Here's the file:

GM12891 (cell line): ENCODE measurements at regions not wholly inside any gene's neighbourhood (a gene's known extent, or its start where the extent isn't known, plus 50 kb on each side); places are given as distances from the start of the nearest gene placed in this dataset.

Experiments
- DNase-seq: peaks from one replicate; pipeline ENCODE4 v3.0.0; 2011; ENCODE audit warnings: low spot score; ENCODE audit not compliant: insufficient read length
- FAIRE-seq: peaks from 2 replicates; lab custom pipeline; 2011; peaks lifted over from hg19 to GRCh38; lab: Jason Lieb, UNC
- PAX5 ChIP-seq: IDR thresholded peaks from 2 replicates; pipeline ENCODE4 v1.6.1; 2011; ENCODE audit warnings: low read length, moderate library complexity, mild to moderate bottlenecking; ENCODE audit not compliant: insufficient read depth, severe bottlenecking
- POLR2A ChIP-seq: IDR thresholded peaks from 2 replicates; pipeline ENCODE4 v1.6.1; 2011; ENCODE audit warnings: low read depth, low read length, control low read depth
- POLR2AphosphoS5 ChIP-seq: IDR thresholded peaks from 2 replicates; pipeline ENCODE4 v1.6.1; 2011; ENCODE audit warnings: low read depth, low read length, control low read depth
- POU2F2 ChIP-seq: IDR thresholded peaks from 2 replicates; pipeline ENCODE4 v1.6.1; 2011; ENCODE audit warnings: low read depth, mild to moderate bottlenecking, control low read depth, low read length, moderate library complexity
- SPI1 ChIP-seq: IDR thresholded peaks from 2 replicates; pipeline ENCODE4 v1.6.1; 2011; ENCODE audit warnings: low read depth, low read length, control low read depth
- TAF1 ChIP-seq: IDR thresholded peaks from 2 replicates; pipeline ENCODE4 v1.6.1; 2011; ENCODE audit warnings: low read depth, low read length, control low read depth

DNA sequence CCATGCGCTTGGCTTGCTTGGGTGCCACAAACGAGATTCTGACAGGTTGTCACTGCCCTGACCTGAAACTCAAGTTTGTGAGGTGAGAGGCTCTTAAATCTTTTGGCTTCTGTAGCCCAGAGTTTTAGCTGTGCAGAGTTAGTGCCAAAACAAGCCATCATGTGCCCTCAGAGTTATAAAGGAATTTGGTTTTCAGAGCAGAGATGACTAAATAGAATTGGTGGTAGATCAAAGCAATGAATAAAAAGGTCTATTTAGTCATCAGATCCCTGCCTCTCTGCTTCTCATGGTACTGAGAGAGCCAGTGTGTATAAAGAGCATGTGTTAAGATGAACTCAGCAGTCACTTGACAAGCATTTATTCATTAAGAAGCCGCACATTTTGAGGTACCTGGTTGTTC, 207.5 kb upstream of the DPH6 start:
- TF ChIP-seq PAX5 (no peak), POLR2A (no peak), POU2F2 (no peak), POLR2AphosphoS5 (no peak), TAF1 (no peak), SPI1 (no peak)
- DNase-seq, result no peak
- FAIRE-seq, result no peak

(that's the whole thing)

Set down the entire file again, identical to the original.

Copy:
GM12891 (cell line): ENCODE measurements at regions not wholly inside any gene's neighbourhood (a gene's known extent, or its start where the extent isn't known, plus 50 kb on each side); places are given as distances from the start of the nearest gene placed in this dataset.

Experiments
- DNase-seq: peaks from one replicate; pipeline ENCODE4 v3.0.0; 2011; ENCODE audit warnings: low spot score; ENCODE audit not compliant: insufficient read length
- FAIRE-seq: peaks from 2 replicates; lab custom pipeline; 2011; peaks lifted over from hg19 to GRCh38; lab: Jason Lieb, UNC
- PAX5 ChIP-seq: IDR thresholded peaks from 2 replicates; pipeline ENCODE4 v1.6.1; 2011; ENCODE audit warnings: low read length, moderate library complexity, mild to moderate bottlenecking; ENCODE audit not compliant: insufficient read depth, severe bottlenecking
- POLR2A ChIP-seq: IDR thresholded peaks from 2 replicates; pipeline ENCODE4 v1.6.1; 2011; ENCODE audit warnings: low read depth, low read length, control low read depth
- POLR2AphosphoS5 ChIP-seq: IDR thresholded peaks from 2 replicates; pipeline ENCODE4 v1.6.1; 2011; ENCODE audit warnings: low read depth, low read length, control low read depth
- POU2F2 ChIP-seq: IDR thresholded peaks from 2 replicates; pipeline ENCODE4 v1.6.1; 2011; ENCODE audit warnings: low read depth, mild to moderate bottlenecking, control low read depth, low read length, moderate library complexity
- SPI1 ChIP-seq: IDR thresholded peaks from 2 replicates; pipeline ENCODE4 v1.6.1; 2011; ENCODE audit warnings: low read depth, low read length, control low read depth
- TAF1 ChIP-seq: IDR thresholded peaks from 2 replicates; pipeline ENCODE4 v1.6.1; 2011; ENCODE audit warnings: low read depth, low read length, control low read depth

DNA sequence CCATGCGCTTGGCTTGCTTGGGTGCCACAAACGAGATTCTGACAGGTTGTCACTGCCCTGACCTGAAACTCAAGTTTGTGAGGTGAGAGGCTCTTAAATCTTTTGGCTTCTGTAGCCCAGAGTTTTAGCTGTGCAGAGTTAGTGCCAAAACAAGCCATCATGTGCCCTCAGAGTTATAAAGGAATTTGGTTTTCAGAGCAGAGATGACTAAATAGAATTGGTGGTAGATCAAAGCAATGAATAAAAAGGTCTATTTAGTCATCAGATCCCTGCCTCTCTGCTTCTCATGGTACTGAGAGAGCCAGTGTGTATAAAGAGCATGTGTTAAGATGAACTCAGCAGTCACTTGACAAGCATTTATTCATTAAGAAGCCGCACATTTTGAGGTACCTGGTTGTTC, 207.5 kb upstream of the DPH6 start:
- TF ChIP-seq PAX5 (no peak), POLR2A (no peak), POU2F2 (no peak), POLR2AphosphoS5 (no peak), TAF1 (no peak), SPI1 (no peak)
- DNase-seq, result no peak
- FAIRE-seq, result no peak